From as early as the late-second-century, theologians have been wrestling with the issue of divine and creaturely activity/power/agency within a zero-sum framework.  For example, Irenaeus said that no creature could participate with God in creating because such assistance would imply a want in God.  By asking what the ratio is between divine inspiration and creaturely perspiration, it invites us to fall into the same (dead-end?) framing of the issue in which the tradition has been stuck. 

This was one of the issues I sought to address in the creation theology I developed in my dissertation.  I wanted to help us get past the either-or impasse in the debate.  I sought to talk about God’s and creation’s relationship in such a way that we can speak about the full agency of both God and creation within creation.  This synergism does not imagine God and creation working beside one another—one party contributing some to the final product and the other party contributing the remainder.  Rather, by the Spirit and Word, God makes possible the speaking of a word by an other.  There is complete synergism, but it is an overlapping of agencies.  Instead of zero-sum accounting, in my math 100% + 100% = 100%.


To me, inspiration is the act where someone is motivated to do something because of someone or something else. Perspiration would be the act of working. God has a huge role in both. When it comes to invention, I understand where Edison’s quote comes from, yet this motivation is just as important as the perspiration. Even when it comes to the beauty in the world, God has a motive to want to create what has been created. God is God, able to create the world with a simple command. The “perspiration” is not really perspiration for God if God does not need that much effort. It is the inspiration that drives God to do what is done. That inspiration is us. The love God has for us is the inspiration that created the world and all the beauty in it.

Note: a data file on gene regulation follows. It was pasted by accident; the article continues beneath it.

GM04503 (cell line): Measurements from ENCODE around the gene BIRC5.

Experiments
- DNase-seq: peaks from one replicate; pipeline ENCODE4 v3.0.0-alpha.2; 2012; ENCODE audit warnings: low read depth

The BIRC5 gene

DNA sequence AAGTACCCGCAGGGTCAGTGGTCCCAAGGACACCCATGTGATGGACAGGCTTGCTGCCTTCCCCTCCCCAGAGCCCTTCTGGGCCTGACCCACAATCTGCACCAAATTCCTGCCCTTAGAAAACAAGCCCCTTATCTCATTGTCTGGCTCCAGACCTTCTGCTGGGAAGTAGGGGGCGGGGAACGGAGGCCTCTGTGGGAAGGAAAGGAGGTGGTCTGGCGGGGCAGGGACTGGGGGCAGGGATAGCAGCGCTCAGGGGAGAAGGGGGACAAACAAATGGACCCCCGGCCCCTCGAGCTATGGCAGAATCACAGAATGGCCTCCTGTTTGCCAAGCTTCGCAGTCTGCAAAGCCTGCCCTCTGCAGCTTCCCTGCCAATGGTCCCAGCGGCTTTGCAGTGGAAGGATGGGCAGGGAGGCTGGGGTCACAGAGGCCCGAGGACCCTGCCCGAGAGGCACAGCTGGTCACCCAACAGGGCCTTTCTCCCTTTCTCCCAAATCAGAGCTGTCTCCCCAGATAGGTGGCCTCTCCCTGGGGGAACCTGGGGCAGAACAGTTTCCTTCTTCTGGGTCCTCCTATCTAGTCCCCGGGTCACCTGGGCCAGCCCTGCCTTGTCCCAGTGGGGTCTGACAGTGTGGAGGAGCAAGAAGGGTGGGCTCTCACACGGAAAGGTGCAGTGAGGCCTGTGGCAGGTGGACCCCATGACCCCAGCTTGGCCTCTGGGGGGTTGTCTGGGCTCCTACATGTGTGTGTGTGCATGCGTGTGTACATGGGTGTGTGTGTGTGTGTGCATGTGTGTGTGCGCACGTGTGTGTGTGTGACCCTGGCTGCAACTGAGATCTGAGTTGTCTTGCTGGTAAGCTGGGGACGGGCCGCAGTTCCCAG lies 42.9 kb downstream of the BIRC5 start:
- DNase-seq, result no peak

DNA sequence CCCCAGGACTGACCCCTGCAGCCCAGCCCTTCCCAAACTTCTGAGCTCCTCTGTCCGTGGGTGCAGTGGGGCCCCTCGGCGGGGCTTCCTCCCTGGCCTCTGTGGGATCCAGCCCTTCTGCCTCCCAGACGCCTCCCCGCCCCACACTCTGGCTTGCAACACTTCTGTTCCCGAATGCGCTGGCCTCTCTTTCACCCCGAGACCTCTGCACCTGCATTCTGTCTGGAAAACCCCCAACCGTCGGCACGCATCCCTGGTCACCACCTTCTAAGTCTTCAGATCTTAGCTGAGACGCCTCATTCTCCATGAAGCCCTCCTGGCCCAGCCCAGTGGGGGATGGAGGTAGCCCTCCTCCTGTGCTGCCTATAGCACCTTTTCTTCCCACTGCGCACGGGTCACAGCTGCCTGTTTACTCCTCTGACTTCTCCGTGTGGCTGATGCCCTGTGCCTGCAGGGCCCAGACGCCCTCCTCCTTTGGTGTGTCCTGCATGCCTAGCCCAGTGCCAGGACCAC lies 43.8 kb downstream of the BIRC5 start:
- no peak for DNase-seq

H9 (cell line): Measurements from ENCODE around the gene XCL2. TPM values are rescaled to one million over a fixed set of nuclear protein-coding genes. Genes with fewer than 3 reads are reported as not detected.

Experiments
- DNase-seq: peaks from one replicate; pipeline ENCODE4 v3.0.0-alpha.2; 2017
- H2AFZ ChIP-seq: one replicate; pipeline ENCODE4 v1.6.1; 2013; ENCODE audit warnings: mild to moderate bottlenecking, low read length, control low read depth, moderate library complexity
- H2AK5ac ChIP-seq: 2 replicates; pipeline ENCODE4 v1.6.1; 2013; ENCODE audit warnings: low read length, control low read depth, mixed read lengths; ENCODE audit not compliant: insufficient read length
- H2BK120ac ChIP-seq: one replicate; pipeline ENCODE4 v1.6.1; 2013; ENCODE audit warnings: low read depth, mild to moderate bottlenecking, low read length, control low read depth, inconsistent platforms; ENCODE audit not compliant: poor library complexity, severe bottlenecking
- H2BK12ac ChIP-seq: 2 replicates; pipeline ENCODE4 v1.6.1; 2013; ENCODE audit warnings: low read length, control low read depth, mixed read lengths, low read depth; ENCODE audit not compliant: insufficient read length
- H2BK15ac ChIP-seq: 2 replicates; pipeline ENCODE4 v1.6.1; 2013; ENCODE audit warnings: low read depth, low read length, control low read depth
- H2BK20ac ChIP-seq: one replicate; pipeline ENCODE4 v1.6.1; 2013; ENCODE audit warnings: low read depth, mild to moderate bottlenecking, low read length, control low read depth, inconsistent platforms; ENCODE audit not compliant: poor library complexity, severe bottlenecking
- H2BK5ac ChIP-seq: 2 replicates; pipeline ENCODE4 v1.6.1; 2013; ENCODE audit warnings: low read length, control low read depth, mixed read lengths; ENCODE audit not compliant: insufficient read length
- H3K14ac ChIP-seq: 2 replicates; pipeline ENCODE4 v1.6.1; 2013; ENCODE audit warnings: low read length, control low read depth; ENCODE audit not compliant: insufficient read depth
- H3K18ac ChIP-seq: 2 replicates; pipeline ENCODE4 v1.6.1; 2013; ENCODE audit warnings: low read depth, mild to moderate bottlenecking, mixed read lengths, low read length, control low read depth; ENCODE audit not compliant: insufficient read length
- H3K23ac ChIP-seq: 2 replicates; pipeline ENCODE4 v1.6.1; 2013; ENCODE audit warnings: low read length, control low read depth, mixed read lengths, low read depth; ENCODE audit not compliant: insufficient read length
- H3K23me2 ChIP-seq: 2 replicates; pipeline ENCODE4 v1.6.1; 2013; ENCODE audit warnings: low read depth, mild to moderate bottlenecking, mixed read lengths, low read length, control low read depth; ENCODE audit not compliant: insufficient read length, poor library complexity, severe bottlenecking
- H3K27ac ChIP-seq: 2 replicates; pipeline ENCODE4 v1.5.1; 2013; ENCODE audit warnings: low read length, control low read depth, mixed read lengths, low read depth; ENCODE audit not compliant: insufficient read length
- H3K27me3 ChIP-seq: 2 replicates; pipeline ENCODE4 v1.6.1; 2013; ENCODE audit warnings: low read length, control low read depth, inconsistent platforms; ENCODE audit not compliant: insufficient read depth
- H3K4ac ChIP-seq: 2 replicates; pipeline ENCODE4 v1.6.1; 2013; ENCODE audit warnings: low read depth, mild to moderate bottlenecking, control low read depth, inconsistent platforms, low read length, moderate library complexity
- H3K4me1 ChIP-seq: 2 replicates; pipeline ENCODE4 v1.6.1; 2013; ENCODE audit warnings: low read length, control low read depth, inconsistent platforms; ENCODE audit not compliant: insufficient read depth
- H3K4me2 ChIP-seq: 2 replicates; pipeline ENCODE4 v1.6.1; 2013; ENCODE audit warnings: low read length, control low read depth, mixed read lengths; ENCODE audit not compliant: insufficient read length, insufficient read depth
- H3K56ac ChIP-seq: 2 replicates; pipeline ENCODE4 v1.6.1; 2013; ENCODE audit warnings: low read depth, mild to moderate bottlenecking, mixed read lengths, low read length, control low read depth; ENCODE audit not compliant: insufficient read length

Matt H

I think the important thing to keep in mind, especially with creative work, is that if there’s no inspiration then any amount of perspiration will be fruitless. For centuries artists have attempted to channel the divine in their works—to take the same inspiration that God gives to everybody and apply their own skills and talents to express it in an artistic way. In my mind, the artist deserves all the credit for the perspiration, but you can’t forget that without the initial inspiration, the art would have no impact. Of course God deserves credit for things like natural abilities, but it’s the perspiration—answering the call in a profound way—that causes the beautiful to be brought about in the world.

Blake Wenner

I find it hard to ever attribute any of our human abilities to ourselves, due to the fact that we wouldn’t exist if it weren’t for God. However, I do think we are modules of interpretation and differentiate in our perception of the beautiful, each with our own definitions of beauty. Art is just one outlet of this expression. But we can also interpret Gods creation and the beauty of that artwork.


I don’t think that percentages can be placed on how much God inspires and how much work we as humans do. Numbers for this are not important to me. I do agree that it is not just us nor is it just God who creates the beauty that we see. I believe that God (who is creative) gave us the ability to be creative. We are created in God’s image, are we not? So this would include being creative. Therefore,it is both God and us that create the beauty that we see.

Allison Dietz

Being an artist myself, I can relate completely with this quote. Getting an idea for a piece of artwork can take some time but once you have the idea, it usually takes so much more time and energy to execute it. I do however think that inspiration is extremely important. Without it, no artwork is produced. If Edison’s quote is based on time, then it is very true. However, if it was applied to importance, then it would not be true.